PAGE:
How We Ended Up Here (Pennsylvania, That Is)

An interesting thing happened on Monday. I sat down to write a blog like a responsible missionary type person then realized I forgot to fill up my coffee. I went to the coffee maker and found some paper towels to use a coffee filter because I couldn’t find the real filters. Then my phone dinged and I looked down at it. I wandered around a little doing some insignificant things. I sat back down at my computer and found out it was Saturday! A whole week just vaporized! I’ve heard of this phenomenon happening to old people but it can’t happen to me because I’m only 24, wait, no, 26 years old. Uh, actually I’m 28… Whatever.

We’re currently living in my aunt & uncle’s basement (Anna and Harvey Weaver). Their little country farm is located near Fivepointville, PA. They graciously allowed us to rent their basement apartment until the end of March so we could help my brother-in-law, Art Detweiler, with his hatchery during spring rush. Art is selling a whole bunch of chicks (like 40,000 chicks a week) to Tractor Supply stores for their “Chick Days.” This means he needs seasonal help and gave me an offer I couldn’t refuse so we packed the van and headed to Pennsylvania. We started planning this several months ago and the timing must’ve been a God thing because Art’s pregnant wife, Lisa, went into labor nine weeks early and is on bed rest in an effort to keep the little girl in the incubator a little longer (so to speak). This means Janice is available to help with the herd of children that are present in and around the household while I attempt to help in the hatchery. While not a knowledgable chicken farmer, I do know a little bit about them. They typically have two wings, a beak (usually just one), and lay eggs every so often. They also taste good if prepared properly. As it turns out, there’s more involved in hatching chicks than just grabbing some eggs and keeping them warm (although that’s basically the gist of it).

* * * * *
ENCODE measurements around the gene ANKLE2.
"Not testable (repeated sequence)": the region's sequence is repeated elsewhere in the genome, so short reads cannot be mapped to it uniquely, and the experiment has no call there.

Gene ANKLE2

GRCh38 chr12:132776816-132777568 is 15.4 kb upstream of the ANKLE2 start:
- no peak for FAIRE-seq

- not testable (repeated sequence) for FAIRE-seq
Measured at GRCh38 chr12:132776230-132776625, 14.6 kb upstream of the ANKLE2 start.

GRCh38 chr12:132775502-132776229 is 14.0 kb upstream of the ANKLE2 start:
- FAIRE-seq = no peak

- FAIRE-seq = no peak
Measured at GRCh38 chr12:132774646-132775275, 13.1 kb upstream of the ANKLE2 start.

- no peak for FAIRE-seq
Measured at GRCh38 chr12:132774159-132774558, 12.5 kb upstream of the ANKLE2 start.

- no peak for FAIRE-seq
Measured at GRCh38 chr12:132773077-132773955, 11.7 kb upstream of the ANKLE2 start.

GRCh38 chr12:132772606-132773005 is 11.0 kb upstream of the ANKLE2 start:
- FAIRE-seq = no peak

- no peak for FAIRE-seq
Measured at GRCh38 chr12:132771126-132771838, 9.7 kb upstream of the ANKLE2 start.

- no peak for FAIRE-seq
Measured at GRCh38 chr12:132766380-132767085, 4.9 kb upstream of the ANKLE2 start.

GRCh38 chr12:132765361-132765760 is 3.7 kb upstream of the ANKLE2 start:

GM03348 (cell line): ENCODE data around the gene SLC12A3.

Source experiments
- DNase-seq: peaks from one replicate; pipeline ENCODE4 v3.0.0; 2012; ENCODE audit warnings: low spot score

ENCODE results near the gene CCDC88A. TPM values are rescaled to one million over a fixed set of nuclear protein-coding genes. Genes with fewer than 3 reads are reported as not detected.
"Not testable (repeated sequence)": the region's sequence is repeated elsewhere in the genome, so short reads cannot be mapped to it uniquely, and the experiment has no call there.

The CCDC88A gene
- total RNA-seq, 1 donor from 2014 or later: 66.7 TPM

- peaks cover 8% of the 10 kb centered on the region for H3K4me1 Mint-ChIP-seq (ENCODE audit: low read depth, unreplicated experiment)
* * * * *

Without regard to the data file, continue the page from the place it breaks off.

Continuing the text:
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Fertilized eggs gathered from the Rhode Island Red breeder flock. These get set into egg trays and chilled until they are ready to be put into the incubator.

Basically running a hatchery is performing mundane, dirty tasks on a recurring weekly basis. You try the best to smooth the process out and keep surprises from happening. It’s all new to me so it’s still interesting but I’m not sure I could do it long term.

You can tell I’m working hard by how dirty I am. Lazy people don’t get dirty.

However, it is pretty satisfying tending to the breeder flock, collecting the fertilized eggs, hatching them, and then boxing up the chicks and sending them all over the United States to little chicken farmers (and big ones) everywhere. It’s fun and amazing to see the science behind God’s creation. I’ve been washing trays, making boxes, stacking trays, sorting chicks, boxing chicks, and a lot of other work that requires a robotic work ethic. This week we made 300 large chick boxes with two dividers inserted in each one. Next week we’ll have to do about 600. I figured at my amateur box making rate of 50 per hour, it’ll take me 12 hours to fold enough boxes. I am getting better and better at it (that’s what happens when you do the same repeatedly for weeks). Luckily I have my wife to share the workload with. I offered to let her fold all 600 boxes herself if she wanted to get the full immersion of box making culture but she was gracious enough to insist we share the experience equally, or possibly even let experience it all on my own.